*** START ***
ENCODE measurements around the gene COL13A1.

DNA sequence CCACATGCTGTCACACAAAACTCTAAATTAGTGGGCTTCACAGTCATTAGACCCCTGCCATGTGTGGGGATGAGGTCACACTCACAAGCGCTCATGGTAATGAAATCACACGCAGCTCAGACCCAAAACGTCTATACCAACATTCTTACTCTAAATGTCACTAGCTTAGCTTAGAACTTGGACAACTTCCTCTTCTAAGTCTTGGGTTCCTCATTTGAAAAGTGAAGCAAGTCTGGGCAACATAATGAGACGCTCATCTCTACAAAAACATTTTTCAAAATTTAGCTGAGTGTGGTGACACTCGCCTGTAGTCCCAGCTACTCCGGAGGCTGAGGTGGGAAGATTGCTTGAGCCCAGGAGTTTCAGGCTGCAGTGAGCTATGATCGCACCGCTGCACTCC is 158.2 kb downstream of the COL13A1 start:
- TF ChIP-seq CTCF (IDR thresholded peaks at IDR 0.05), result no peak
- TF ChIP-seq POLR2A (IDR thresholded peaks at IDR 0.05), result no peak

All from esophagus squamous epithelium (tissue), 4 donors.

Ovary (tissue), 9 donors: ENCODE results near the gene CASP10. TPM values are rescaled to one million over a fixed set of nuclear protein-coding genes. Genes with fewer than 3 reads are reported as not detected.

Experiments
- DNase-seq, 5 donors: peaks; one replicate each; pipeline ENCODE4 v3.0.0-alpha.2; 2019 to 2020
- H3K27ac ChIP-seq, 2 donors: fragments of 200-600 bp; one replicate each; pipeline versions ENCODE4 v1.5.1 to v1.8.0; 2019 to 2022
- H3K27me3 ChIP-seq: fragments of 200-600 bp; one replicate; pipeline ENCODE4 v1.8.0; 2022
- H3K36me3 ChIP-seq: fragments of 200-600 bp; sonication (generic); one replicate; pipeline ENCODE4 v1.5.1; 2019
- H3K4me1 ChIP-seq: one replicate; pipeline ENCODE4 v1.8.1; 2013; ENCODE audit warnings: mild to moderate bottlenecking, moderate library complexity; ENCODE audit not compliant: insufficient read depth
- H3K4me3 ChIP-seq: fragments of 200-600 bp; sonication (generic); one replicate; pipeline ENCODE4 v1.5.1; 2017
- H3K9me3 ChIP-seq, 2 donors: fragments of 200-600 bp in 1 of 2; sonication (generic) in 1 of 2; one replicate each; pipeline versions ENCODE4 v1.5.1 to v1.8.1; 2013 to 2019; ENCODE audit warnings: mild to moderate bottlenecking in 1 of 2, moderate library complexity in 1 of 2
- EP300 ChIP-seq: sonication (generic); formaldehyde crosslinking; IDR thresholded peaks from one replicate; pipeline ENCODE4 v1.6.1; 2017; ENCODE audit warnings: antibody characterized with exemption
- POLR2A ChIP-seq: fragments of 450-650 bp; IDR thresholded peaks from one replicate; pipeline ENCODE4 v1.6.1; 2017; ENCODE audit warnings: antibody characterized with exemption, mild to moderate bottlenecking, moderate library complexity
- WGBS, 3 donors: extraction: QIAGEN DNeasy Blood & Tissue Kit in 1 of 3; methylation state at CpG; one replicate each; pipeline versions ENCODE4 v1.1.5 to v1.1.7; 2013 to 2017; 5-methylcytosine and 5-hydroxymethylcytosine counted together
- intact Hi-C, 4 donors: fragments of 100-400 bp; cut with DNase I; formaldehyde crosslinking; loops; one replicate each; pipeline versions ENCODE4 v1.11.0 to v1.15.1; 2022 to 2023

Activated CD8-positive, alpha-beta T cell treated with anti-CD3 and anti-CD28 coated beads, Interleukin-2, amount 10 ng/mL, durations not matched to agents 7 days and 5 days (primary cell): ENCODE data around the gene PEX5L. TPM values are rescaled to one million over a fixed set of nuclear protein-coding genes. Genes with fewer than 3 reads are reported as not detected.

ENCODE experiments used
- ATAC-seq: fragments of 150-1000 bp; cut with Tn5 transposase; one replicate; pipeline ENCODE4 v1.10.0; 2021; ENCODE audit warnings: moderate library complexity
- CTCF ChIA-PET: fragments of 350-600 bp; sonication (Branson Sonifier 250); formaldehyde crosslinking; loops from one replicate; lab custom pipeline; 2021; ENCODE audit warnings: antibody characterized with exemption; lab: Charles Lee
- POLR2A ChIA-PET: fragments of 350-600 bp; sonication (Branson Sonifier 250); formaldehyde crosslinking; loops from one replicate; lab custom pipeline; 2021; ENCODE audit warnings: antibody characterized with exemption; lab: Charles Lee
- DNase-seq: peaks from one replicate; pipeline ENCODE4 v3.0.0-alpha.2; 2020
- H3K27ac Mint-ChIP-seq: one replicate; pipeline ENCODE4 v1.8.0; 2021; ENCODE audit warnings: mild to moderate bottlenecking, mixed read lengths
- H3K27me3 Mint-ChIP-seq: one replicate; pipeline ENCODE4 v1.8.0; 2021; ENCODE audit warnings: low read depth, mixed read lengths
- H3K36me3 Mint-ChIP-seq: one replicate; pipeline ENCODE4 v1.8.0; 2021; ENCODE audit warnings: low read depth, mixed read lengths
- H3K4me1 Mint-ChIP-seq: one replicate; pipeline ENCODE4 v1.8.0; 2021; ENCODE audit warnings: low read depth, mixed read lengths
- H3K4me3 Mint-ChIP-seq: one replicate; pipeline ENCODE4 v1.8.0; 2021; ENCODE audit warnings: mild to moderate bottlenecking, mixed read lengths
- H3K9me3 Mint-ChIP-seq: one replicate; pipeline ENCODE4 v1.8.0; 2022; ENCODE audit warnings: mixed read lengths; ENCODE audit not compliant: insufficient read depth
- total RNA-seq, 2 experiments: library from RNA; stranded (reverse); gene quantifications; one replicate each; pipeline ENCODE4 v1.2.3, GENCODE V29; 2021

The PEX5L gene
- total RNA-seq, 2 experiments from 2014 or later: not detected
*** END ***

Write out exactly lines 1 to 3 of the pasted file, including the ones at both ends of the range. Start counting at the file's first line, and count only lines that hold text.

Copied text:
ENCODE measurements around the gene COL13A1.

DNA sequence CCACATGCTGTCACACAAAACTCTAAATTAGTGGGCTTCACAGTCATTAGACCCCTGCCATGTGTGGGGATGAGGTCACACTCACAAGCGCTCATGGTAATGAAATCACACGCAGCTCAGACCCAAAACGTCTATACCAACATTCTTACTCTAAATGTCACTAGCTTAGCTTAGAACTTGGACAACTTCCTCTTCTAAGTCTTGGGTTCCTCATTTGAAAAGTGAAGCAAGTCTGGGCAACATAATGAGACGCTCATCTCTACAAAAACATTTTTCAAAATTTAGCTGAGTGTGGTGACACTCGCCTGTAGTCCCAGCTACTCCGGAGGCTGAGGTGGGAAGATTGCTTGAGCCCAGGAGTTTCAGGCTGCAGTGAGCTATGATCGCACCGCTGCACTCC is 158.2 kb downstream of the COL13A1 start:
- TF ChIP-seq CTCF (IDR thresholded peaks at IDR 0.05), result no peak